simmaculeeMy name is Immaculée Nyembo Mamba. I belong to the monastery of the Holy Saviour in the Democratic Republic of Congo. I have been in France for three years, thanks to the bursary given by the AIM for theological formation at the Institut Catholique of Paris.

I belong to the Democratic Republic of Congo, a country of central Africa, which has a surface of 2,345km square. The DRC is a country rich in mineral resources and numbers more than 70 million inhabitants. Before telling you about our monasteries in Africa I would like to stress a political situation which, among others, is basic for our inculturation. In the course of decolonisation, after independence, the country underwent several events including the politics of authenticity, whose purpose was to give the country its own identity. To this end the former Belgian Congo became ‘the Democratic Republic of Zaire’, all religious teaching in schools was suppressed. In the matter of clothing lay dress took the place of a habit, especially for female religious. That is how our first sisters passed from the habit to lay dress.

The monastery of the DRC was founded in 1946 by Benedictine nuns from Loppens in Belgium of the Congregation of Benedictine Sisters of the Queen of the Apostles. At the present day we number six monasteries of which five are in the Congo and one in Chad, as I shall briefly present to you. I propose to speak of only three monasteries in the Congo.

The monastery of the Holy Saviour in the town of Lubumbashi is in the province of Katanga, in the south of the country, 2,000km from Kinshasa. The monastery lies in the Kalubwe quarter, 6km from the city centre and 15km from the airport. It is built within the curtilage of a property of 7 hectares, which allows the nuns to lead their monastic life of prayer, work and hospitality. In fact the area surrounding the monastery is increasingly densely settled. The population is continually growing because of the war, especially in the east of the country. In consequence of this migration the community faces new problems and the sisters are engaged in various pastoral activities such as the catechesis of children and of adults, as well as the guidance of a biblical group for meditation, principally the psalms, for those who take part in the liturgical prayer. In addition they run three large schools, nursery, primary and secondary. Nevertheless, with the problem of the exploitation of minerals, several mining organisations are recruiting young people by offering them a better salary. As the majority of the teachers in our schools are laypeople, regretfully a number of them are abandoning their profession of teaching. The consequence of this sometimes massive exodus is that the sisters are obliged to fill their places rather than compromise the quality of the education of the young.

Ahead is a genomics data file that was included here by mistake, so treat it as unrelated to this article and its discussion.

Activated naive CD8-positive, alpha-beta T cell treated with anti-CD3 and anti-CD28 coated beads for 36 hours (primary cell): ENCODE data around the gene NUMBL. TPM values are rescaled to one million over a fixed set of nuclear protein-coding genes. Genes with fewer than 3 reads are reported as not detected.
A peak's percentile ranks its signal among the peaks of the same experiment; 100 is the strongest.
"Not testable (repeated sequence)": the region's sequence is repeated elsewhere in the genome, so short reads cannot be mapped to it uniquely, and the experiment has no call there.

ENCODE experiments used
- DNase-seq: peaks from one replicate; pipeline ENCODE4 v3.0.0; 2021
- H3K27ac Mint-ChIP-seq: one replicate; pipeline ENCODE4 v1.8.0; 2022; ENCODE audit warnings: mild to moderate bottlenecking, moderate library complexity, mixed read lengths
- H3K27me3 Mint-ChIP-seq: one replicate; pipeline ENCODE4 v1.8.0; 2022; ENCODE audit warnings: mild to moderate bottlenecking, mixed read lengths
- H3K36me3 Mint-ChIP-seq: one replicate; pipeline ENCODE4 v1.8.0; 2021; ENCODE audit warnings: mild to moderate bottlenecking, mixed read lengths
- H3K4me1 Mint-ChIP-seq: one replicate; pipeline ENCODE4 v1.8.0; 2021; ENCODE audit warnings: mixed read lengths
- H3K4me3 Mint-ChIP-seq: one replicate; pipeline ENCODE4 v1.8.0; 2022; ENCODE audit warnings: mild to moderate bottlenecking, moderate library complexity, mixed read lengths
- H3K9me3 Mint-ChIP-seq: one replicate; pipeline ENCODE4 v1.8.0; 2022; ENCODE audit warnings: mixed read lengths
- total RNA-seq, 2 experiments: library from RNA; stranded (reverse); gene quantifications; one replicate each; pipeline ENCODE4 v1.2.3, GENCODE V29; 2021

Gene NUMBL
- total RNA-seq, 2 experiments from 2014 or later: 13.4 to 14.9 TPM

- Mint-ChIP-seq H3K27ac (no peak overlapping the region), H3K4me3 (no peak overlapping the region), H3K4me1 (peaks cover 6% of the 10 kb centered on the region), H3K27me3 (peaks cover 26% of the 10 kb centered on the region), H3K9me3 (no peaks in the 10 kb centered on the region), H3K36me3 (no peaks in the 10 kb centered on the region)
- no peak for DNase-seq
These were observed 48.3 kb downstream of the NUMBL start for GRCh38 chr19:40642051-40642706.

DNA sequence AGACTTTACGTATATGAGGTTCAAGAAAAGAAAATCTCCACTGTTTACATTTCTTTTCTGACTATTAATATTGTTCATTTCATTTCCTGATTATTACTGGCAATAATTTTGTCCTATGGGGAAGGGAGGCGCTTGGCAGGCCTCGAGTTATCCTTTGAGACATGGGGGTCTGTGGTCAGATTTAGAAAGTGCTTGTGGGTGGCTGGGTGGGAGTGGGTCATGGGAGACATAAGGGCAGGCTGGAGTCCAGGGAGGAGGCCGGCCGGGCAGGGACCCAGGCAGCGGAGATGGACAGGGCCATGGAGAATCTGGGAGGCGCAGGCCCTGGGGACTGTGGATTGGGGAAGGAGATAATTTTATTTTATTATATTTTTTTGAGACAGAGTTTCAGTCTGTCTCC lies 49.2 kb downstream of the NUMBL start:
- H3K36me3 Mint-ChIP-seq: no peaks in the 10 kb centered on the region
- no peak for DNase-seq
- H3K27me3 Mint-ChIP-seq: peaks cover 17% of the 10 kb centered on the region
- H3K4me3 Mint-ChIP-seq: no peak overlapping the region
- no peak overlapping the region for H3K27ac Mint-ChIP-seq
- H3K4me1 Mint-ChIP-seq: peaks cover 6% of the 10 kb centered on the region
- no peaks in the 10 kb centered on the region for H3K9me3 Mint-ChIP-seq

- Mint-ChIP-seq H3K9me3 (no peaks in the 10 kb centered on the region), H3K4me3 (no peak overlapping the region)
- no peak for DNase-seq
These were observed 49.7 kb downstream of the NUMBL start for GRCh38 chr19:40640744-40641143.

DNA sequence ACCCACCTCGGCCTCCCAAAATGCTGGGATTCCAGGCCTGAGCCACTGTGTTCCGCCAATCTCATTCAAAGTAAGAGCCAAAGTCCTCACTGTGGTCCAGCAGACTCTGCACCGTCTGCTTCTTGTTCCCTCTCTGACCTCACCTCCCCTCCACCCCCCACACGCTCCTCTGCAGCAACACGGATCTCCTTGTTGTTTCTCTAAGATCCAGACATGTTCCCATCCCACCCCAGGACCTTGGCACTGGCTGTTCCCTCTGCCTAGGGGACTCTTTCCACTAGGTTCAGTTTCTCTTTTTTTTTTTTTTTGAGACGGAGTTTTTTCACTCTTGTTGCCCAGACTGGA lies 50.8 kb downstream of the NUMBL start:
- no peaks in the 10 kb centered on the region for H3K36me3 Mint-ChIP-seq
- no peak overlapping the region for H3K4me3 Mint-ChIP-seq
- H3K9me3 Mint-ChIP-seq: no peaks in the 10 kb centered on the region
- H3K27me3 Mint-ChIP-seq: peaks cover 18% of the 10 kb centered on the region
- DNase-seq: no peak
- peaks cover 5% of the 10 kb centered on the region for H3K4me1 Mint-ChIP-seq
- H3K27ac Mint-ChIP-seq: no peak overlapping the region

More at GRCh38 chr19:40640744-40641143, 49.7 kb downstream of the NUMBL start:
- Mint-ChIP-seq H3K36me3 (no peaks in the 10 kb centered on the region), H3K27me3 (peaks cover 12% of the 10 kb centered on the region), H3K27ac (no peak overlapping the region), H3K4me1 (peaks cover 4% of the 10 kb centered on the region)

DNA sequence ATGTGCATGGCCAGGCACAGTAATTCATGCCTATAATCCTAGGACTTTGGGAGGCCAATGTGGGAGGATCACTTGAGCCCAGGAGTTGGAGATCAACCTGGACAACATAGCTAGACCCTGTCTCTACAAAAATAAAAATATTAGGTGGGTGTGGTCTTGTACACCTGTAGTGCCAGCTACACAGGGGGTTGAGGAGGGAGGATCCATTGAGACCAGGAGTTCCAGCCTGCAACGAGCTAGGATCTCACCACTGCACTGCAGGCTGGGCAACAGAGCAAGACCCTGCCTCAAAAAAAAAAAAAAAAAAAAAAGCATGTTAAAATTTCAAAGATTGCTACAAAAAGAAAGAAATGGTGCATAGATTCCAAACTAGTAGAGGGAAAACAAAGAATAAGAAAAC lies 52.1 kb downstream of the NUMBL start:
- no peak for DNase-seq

The monastery of the Holy Saviour at Likasi (120km from Lubumbashi) is integrated into the local Church by daily prayer and catechesis. As hospitality holds such an important place in monastic life, the community runs a guesthouse and welcomes many people who need recollection and silence. They also practise agriculture and run a large primary and secondary school. At the beginning this school admitted only girls, for its purpose was to bring on girls deprived of any education. This was linked both to lack of resources and also to the difficulties of populationmovement. Because of lack of resources parents gave priority to boys at the expense of girls. For this reason the community found itself obliged to turn part of the guesthouse into a boarding-house for girls who could not otherwise get to school, which imperilled their future. The purpose was to give at least a minimum of instruction, for, according to the saying, ‘to educate a woman is to educate a nation’. From this arose the need of rooms providing space suitable for abandoned girls. Another problem which must be stressed concerns the mining organisations. There it was boys who are more at risk, and to face up to this problem we have accepted boys into our school also. The task is there, but with the help of God and the support of the AMTM we hope to be able to respond to the problem through our monastic vocation.